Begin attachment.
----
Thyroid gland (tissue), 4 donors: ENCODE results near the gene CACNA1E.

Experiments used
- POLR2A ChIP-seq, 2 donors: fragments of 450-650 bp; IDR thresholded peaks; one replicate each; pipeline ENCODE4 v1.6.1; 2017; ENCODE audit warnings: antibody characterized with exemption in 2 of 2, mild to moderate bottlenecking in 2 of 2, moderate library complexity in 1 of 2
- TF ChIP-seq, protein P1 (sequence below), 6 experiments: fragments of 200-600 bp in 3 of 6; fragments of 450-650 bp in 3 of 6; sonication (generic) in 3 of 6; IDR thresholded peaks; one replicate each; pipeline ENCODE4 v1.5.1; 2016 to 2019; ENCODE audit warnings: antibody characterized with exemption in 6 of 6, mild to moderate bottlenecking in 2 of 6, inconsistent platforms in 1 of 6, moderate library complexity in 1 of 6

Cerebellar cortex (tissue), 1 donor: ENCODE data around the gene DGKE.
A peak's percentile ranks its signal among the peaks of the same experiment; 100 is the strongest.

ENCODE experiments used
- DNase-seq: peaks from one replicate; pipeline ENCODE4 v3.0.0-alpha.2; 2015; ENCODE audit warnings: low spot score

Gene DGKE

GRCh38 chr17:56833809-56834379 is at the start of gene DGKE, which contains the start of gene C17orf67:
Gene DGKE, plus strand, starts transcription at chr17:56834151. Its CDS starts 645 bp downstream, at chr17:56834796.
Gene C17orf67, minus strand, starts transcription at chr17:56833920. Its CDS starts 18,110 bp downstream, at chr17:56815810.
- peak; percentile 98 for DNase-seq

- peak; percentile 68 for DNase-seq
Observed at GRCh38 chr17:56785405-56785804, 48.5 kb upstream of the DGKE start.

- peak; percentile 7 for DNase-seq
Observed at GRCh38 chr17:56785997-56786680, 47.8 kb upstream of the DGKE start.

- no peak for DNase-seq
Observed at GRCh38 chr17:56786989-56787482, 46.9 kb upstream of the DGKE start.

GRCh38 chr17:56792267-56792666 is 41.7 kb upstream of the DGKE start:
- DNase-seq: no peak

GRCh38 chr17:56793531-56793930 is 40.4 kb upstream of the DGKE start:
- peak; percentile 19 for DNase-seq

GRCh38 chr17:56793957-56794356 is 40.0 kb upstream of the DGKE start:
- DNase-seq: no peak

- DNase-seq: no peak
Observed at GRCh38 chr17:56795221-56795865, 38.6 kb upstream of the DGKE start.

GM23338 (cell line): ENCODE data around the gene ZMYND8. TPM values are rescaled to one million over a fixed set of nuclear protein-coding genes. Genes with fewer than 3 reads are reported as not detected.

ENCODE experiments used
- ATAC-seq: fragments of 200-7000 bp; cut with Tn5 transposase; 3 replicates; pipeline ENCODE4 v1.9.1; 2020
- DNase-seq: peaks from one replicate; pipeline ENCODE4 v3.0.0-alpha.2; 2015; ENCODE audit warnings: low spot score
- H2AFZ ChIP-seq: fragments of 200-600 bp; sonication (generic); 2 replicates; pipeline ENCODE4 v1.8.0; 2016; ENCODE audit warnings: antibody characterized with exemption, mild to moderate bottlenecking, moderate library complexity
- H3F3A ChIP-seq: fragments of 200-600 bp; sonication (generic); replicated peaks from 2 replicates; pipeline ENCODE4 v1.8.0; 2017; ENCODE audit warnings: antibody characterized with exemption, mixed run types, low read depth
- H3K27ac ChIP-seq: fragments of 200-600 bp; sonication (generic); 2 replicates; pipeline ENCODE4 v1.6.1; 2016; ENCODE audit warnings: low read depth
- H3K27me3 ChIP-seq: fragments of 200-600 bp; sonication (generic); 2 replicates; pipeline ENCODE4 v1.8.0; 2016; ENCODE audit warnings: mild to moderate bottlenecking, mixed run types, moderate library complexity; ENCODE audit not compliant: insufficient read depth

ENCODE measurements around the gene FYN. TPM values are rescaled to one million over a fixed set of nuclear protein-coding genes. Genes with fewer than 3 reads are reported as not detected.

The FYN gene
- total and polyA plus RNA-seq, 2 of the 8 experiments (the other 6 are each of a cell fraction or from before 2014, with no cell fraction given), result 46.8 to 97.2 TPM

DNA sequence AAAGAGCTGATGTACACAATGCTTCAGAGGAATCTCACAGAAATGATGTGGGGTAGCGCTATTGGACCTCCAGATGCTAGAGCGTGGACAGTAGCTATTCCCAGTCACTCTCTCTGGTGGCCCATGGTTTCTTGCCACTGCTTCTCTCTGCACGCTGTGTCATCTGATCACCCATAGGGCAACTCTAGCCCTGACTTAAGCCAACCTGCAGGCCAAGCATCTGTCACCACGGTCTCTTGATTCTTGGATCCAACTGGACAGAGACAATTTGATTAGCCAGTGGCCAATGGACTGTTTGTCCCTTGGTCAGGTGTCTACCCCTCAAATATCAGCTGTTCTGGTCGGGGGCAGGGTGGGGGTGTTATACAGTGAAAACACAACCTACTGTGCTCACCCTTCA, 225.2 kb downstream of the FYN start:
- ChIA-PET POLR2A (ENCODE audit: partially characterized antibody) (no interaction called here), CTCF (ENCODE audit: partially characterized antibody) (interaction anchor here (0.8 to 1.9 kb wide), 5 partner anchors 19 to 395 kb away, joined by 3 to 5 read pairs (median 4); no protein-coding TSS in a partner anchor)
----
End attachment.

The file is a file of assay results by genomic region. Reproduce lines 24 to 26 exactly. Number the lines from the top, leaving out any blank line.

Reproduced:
GRCh38 chr17:56793957-56794356 is 40.0 kb upstream of the DGKE start:
- DNase-seq: no peak

- DNase-seq: no peak